The sound quickly changes, however, to the melancholy "No One Would Riot For Less" - another politically charged song, deep in emotion and musical depth - not that you would expect anything less from a songwriting genious such as Conor Oberst. "Coat Check Dream Song" sound like some of Bright Eyes more upbeat, electronic stuff, reminiscent of previous album "Digital Ash in a Digital Urn" - with heavier, dominating drum beats and more frontal lyrics, rather than his subdued style often portrayed on this outing.

The closing songs "I Must Belong Somewhere" and "Lime Tree" close the album wonderfully, switching back to the acoustic, folkey sound - again very similar to some of Ryan Adams work, and possess powerful, honest lyrics about life, and lonliness and compassion. The album surely closes, and leaves a fulfilled feel in your stomach.

All in all, an absolutely fantastic release in which everybody will gain something from. Oberst's vast knowledge on many a subject; always an oppinion to share, and always a song to sing. His obsessive compulsion to create masterpieces is becoming a formality, and one that his listeners are welcoming with open arms.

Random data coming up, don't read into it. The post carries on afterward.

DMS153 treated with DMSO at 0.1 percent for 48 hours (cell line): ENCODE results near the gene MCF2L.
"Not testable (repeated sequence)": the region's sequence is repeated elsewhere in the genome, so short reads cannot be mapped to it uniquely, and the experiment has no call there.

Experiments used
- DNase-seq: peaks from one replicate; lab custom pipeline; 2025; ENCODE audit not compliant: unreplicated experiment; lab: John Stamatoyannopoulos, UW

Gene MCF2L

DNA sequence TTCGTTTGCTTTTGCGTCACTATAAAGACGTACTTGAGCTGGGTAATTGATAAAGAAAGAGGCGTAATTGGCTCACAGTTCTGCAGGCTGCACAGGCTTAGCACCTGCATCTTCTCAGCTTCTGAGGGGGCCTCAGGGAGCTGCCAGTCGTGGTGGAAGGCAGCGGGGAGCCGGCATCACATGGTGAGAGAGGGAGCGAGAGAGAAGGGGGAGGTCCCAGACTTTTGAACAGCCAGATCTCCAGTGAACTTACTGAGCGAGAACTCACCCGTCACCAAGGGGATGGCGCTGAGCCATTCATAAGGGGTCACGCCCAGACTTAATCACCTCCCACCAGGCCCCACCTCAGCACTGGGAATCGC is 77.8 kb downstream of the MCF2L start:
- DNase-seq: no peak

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3 of 3 people found the following review helpful
5.0 out of 5 stars Very Impressive, 26 April 2007
By 
Mr. S. C. Hopkinson (Warrington, UK) - See all my reviews
(REAL NAME)   
This review is from: Cassadaga (Audio CD)
I had never heard anything by Bright Eyes until over easter, when they did an interview on radio one at something like midnight. They played a stripped down version of 'middleman', and i knew i was hearing something special. the album is no different. Current favourites are 'if the breakman turns my way' and 'hot knives', but each song is a gem. Might need a couple of listens if you are new to them, but their style is something you'll come to know and love. Lyrics are inspired as well, although not as politically driven perhaps as other albums, although there are several strong ideas.